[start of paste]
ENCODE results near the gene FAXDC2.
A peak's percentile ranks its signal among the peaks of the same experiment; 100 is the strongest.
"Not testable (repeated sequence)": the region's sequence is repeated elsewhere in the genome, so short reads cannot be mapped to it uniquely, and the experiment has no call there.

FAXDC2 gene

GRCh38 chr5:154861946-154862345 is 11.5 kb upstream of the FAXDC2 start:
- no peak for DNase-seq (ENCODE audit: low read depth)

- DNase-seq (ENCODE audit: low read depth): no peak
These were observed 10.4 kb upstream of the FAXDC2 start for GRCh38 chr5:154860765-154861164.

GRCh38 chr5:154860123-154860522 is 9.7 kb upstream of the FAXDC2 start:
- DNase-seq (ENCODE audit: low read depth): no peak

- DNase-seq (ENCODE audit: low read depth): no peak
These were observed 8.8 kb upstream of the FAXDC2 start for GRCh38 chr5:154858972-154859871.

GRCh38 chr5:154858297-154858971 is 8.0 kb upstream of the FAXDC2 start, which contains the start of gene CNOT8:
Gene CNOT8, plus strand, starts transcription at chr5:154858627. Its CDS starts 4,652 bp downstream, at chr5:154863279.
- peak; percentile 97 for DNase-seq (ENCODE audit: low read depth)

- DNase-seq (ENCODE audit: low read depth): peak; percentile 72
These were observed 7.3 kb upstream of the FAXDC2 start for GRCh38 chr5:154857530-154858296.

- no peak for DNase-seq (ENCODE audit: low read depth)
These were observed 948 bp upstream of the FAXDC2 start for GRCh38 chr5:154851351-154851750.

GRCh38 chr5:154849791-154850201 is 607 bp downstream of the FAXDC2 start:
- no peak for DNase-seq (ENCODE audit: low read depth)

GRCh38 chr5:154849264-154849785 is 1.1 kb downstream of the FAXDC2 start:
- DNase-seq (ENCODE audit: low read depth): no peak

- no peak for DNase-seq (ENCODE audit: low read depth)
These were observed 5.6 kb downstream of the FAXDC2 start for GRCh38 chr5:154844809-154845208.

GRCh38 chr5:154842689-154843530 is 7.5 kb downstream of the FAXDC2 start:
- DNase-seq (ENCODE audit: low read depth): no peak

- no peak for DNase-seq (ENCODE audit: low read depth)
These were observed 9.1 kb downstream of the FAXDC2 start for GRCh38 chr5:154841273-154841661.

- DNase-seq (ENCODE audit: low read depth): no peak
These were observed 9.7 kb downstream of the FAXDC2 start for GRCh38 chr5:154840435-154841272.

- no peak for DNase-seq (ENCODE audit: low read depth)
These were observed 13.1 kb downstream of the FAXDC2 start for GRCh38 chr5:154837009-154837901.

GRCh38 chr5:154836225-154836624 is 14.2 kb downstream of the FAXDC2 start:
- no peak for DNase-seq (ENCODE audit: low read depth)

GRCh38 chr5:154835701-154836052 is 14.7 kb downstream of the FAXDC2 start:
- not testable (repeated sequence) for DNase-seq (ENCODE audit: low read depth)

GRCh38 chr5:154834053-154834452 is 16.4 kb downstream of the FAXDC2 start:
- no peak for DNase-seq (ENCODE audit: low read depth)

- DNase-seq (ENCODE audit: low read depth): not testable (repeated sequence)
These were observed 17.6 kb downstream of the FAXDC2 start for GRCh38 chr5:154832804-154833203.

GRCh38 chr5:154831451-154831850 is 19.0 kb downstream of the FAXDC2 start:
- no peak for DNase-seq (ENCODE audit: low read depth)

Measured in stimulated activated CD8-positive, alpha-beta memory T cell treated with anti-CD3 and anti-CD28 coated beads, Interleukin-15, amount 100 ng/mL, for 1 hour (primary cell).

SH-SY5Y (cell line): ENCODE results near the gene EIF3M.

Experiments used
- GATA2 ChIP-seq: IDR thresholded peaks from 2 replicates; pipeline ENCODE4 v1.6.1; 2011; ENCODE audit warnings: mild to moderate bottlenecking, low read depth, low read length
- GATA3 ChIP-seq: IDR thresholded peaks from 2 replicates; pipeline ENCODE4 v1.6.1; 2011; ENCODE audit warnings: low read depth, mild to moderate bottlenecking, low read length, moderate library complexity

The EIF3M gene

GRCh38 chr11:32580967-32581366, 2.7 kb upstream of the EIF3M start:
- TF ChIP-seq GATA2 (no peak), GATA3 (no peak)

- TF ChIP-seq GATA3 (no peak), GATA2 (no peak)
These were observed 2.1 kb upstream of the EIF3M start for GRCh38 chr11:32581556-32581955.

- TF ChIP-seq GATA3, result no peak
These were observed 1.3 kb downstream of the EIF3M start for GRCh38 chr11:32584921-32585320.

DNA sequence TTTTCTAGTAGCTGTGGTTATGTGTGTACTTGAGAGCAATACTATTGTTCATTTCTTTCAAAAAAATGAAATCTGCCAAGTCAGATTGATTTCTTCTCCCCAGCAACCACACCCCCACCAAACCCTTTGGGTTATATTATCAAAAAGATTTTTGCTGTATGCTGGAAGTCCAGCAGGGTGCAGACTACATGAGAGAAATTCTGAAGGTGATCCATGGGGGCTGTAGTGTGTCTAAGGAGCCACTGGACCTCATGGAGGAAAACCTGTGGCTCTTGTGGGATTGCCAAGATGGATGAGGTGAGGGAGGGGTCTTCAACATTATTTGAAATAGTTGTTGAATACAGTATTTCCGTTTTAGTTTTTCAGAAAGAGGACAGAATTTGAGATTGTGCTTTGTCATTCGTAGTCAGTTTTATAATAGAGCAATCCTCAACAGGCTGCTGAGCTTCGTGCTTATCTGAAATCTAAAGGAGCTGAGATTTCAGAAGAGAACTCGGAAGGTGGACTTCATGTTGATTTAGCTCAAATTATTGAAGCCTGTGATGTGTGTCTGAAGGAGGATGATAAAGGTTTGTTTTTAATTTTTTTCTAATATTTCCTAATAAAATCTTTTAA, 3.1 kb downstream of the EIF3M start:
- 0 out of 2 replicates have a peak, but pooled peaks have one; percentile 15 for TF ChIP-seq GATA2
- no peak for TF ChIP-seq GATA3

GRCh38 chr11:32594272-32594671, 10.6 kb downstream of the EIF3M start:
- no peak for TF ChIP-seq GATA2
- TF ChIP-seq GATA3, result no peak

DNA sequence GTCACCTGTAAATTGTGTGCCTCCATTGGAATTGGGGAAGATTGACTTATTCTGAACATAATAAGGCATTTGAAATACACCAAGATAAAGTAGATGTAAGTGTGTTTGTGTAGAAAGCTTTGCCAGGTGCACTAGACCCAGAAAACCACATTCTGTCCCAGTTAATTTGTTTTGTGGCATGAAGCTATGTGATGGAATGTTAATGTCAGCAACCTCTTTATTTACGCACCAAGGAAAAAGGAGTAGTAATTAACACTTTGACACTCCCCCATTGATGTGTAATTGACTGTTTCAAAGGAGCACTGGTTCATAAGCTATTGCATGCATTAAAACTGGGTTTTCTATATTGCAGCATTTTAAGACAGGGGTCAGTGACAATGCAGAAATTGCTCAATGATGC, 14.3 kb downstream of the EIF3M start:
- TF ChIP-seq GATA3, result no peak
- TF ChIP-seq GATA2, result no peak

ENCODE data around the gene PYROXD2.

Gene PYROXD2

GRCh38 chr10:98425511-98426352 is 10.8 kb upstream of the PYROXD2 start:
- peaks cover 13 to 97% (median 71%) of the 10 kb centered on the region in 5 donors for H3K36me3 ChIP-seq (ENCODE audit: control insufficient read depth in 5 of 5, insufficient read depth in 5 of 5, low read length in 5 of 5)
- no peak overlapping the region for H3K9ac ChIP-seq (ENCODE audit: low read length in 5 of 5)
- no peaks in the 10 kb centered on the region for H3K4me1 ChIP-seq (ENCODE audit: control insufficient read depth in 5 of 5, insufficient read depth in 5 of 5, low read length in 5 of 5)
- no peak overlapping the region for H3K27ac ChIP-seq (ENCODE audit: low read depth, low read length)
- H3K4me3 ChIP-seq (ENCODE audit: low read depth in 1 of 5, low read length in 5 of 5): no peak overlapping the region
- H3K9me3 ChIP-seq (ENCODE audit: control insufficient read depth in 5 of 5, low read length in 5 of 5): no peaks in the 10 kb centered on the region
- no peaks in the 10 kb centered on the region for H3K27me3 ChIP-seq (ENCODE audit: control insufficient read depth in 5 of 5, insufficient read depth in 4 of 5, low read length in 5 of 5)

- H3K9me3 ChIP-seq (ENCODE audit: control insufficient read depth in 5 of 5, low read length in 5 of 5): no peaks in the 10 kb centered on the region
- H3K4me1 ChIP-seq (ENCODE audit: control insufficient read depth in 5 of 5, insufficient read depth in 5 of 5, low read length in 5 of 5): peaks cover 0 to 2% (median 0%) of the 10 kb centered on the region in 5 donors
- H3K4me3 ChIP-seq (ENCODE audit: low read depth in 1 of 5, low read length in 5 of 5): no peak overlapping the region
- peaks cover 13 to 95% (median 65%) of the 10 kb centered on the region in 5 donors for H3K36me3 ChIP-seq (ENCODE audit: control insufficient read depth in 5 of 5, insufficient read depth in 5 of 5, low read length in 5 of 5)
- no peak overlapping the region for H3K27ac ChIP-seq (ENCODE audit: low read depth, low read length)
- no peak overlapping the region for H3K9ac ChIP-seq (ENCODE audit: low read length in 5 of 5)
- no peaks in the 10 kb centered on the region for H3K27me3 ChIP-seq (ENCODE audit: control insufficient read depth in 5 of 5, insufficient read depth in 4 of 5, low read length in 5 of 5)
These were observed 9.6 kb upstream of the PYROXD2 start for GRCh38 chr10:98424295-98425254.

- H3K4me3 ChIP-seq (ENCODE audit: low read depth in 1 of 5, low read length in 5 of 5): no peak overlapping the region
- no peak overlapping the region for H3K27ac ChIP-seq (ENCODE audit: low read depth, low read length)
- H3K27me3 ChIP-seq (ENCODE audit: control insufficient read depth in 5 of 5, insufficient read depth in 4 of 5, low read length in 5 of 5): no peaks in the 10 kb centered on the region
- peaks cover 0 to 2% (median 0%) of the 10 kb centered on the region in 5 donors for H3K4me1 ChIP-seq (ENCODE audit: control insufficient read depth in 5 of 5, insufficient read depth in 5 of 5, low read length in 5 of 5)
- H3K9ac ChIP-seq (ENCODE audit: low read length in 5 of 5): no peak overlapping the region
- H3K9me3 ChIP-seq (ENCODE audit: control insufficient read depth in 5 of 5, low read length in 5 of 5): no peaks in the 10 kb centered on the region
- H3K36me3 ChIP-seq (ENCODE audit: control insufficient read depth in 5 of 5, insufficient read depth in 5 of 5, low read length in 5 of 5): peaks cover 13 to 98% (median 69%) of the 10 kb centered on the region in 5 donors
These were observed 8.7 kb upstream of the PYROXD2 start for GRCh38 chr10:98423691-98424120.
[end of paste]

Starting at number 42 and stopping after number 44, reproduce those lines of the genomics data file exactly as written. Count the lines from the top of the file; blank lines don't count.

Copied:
GRCh38 chr5:154831451-154831850 is 19.0 kb downstream of the FAXDC2 start:
- no peak for DNase-seq (ENCODE audit: low read depth)

Measured in stimulated activated CD8-positive, alpha-beta memory T cell treated with anti-CD3 and anti-CD28 coated beads, Interleukin-15, amount 100 ng/mL, for 1 hour (primary cell).